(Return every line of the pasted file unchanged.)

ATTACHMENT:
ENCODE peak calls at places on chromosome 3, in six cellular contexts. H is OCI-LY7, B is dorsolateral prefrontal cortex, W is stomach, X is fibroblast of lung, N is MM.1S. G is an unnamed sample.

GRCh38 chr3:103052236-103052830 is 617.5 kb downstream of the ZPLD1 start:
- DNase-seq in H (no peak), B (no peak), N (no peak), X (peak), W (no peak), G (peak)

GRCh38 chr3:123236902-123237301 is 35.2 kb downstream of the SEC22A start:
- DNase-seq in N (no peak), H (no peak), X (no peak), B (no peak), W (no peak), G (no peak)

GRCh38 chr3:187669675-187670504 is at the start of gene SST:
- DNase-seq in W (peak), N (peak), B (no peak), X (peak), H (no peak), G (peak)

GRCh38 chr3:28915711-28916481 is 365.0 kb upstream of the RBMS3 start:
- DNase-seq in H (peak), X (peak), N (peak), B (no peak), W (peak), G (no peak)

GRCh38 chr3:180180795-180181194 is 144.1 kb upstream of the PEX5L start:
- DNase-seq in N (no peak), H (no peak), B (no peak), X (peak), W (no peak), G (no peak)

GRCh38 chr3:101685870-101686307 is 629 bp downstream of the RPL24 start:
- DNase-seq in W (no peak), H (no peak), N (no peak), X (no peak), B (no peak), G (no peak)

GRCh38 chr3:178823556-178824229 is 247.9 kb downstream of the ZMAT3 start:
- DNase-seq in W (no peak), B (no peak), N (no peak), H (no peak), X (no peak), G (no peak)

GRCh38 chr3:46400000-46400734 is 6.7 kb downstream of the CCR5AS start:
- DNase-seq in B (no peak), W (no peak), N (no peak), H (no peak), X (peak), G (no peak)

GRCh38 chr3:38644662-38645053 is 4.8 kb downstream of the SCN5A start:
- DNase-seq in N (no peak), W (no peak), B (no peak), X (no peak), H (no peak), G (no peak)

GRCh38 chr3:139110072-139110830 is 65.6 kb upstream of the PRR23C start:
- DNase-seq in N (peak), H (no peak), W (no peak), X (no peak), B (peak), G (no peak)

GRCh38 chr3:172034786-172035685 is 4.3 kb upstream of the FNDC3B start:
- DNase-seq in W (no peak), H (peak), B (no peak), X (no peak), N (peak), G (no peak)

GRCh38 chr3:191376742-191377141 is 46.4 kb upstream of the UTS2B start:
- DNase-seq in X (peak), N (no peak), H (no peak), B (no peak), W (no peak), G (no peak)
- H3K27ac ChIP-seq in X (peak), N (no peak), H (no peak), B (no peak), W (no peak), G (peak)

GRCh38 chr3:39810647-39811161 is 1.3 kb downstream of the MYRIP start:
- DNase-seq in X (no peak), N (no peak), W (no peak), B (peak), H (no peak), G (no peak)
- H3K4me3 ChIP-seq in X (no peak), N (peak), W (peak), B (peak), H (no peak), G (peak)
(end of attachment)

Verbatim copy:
ENCODE peak calls at places on chromosome 3, in six cellular contexts. H is OCI-LY7, B is dorsolateral prefrontal cortex, W is stomach, X is fibroblast of lung, N is MM.1S. G is an unnamed sample.

GRCh38 chr3:103052236-103052830 is 617.5 kb downstream of the ZPLD1 start:
- DNase-seq in H (no peak), B (no peak), N (no peak), X (peak), W (no peak), G (peak)

GRCh38 chr3:123236902-123237301 is 35.2 kb downstream of the SEC22A start:
- DNase-seq in N (no peak), H (no peak), X (no peak), B (no peak), W (no peak), G (no peak)

GRCh38 chr3:187669675-187670504 is at the start of gene SST:
- DNase-seq in W (peak), N (peak), B (no peak), X (peak), H (no peak), G (peak)

GRCh38 chr3:28915711-28916481 is 365.0 kb upstream of the RBMS3 start:
- DNase-seq in H (peak), X (peak), N (peak), B (no peak), W (peak), G (no peak)

GRCh38 chr3:180180795-180181194 is 144.1 kb upstream of the PEX5L start:
- DNase-seq in N (no peak), H (no peak), B (no peak), X (peak), W (no peak), G (no peak)

GRCh38 chr3:101685870-101686307 is 629 bp downstream of the RPL24 start:
- DNase-seq in W (no peak), H (no peak), N (no peak), X (no peak), B (no peak), G (no peak)

GRCh38 chr3:178823556-178824229 is 247.9 kb downstream of the ZMAT3 start:
- DNase-seq in W (no peak), B (no peak), N (no peak), H (no peak), X (no peak), G (no peak)

GRCh38 chr3:46400000-46400734 is 6.7 kb downstream of the CCR5AS start:
- DNase-seq in B (no peak), W (no peak), N (no peak), H (no peak), X (peak), G (no peak)

GRCh38 chr3:38644662-38645053 is 4.8 kb downstream of the SCN5A start:
- DNase-seq in N (no peak), W (no peak), B (no peak), X (no peak), H (no peak), G (no peak)

GRCh38 chr3:139110072-139110830 is 65.6 kb upstream of the PRR23C start:
- DNase-seq in N (peak), H (no peak), W (no peak), X (no peak), B (peak), G (no peak)

GRCh38 chr3:172034786-172035685 is 4.3 kb upstream of the FNDC3B start:
- DNase-seq in W (no peak), H (peak), B (no peak), X (no peak), N (peak), G (no peak)

GRCh38 chr3:191376742-191377141 is 46.4 kb upstream of the UTS2B start:
- DNase-seq in X (peak), N (no peak), H (no peak), B (no peak), W (no peak), G (no peak)
- H3K27ac ChIP-seq in X (peak), N (no peak), H (no peak), B (no peak), W (no peak), G (peak)

GRCh38 chr3:39810647-39811161 is 1.3 kb downstream of the MYRIP start:
- DNase-seq in X (no peak), N (no peak), W (no peak), B (peak), H (no peak), G (no peak)
- H3K4me3 ChIP-seq in X (no peak), N (peak), W (peak), B (peak), H (no peak), G (peak)